Well, here's some good news for wildlife lovers: officials report there've been more than two dozen wolverine sightings in the Tahoe Sierra since 2008.
The sightings are suspected to involve a single wolverine who was first seen in March 2008, when it became the first wild wolverine confirmed in California since 1922. But that's just a suspicion, and biologists with the California Department of Fish and Wildlife (CDFW) have their fingers crossed that the snowy slopes north of Lake Tahoe may in fact be home to more than one of the fearsome weasels.
"Based on our history it's most likely going to be the same individual, but our hope is it's not," CDFW biologist Chris Stermer told the Associated Press. "Our hope is we have a pair here so they can mate ... We're hoping that one animal turns into a population."
Stermer says that CDFW has considered reintroducing the reclusive predators to California, as they tend to avoid both people and livestock and thus pose little of the controversy that other predators such as wolves can engender.
Wiped out from much of their North American range by trapping and poisoning in the 20th Century, wolverines (species Gulo gulo) have made somewhat of a comeback in places like the Northern Rockies, but the dog-sized animals have been slower to repopulate other parts of their former habitat. DNA samples retrieved from the wolverine spotted in the Tahoe area in March 2008 suggest that the animal is related to wolverines in the Sawtooth Mountains in Idaho, but biologists can't tell whether it got to Tahoe on its own or with human help.
Wolverine sightings obtained since then from camera traps and other means suggest the animal has claimed about 300 square miles of territory in the rugged landscape between Interstate 80 and State Route 49 south of the Sierra Buttes.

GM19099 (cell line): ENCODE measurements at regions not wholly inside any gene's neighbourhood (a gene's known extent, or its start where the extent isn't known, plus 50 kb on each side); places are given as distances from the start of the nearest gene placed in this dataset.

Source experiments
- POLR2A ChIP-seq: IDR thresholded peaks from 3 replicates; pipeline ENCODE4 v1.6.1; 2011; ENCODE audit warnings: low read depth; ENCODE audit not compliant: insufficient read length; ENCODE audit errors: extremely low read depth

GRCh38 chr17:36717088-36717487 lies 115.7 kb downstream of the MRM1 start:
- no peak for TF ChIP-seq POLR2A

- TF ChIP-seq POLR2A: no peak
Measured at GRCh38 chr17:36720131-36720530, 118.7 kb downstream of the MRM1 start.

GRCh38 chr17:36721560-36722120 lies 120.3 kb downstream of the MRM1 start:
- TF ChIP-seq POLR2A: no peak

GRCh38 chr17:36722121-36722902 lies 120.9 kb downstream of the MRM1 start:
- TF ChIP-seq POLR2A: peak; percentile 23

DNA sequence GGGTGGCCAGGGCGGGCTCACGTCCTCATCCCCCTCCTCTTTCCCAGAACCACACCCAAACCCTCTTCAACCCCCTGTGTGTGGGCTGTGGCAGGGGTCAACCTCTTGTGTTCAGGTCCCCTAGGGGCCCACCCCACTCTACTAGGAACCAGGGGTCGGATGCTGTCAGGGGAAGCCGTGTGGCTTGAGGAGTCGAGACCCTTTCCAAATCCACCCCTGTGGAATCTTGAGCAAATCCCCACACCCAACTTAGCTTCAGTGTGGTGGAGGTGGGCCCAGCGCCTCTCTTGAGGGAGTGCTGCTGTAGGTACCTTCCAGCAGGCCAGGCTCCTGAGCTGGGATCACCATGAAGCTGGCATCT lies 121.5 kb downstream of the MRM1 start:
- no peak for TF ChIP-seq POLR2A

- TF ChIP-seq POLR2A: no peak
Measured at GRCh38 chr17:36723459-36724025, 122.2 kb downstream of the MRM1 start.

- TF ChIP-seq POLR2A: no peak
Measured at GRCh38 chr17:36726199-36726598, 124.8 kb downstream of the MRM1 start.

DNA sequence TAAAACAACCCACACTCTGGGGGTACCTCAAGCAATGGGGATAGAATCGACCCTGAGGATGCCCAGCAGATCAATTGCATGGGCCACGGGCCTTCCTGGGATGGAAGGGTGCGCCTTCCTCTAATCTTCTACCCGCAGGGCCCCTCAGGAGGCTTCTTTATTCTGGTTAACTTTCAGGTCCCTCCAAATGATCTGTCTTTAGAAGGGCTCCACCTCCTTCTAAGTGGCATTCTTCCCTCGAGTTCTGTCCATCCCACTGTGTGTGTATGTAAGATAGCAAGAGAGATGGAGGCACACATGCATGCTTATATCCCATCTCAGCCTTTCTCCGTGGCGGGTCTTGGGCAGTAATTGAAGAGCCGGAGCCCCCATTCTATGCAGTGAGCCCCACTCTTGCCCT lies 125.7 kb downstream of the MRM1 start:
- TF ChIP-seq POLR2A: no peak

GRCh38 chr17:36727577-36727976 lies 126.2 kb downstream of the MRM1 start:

The March 2008 wolverine is male, and in fine health according to Stermer. Though it's irrelevant if a female wolverine isn't around, the Tahoe National Forest north of Truckee offers a lot of the winter breeding habitat necessary to sustain populations of the species, with deep snows that persist most years well into May.
The wolverine's dependence on those deep and persistent snows has become news in the last year, as upper echelones of the U.S. Fish and Wildlife Service ordered agency staff to abandon plans to protect the wolverine under the Endangered Species Act. That directive was based on the contention that we don't know for certain whether global warming will reduce snowpack.
Given that California's snowpack has been significantly smaller of late than in years past, those female wolverines might want to hurry up and get here while the Tahoe Sierra is still suitable for wolverine romance. That bit of gloom aside, it's nice to know that at least one big, very wild animal is finding enough room in the Sierra to go about its business without us bothering it.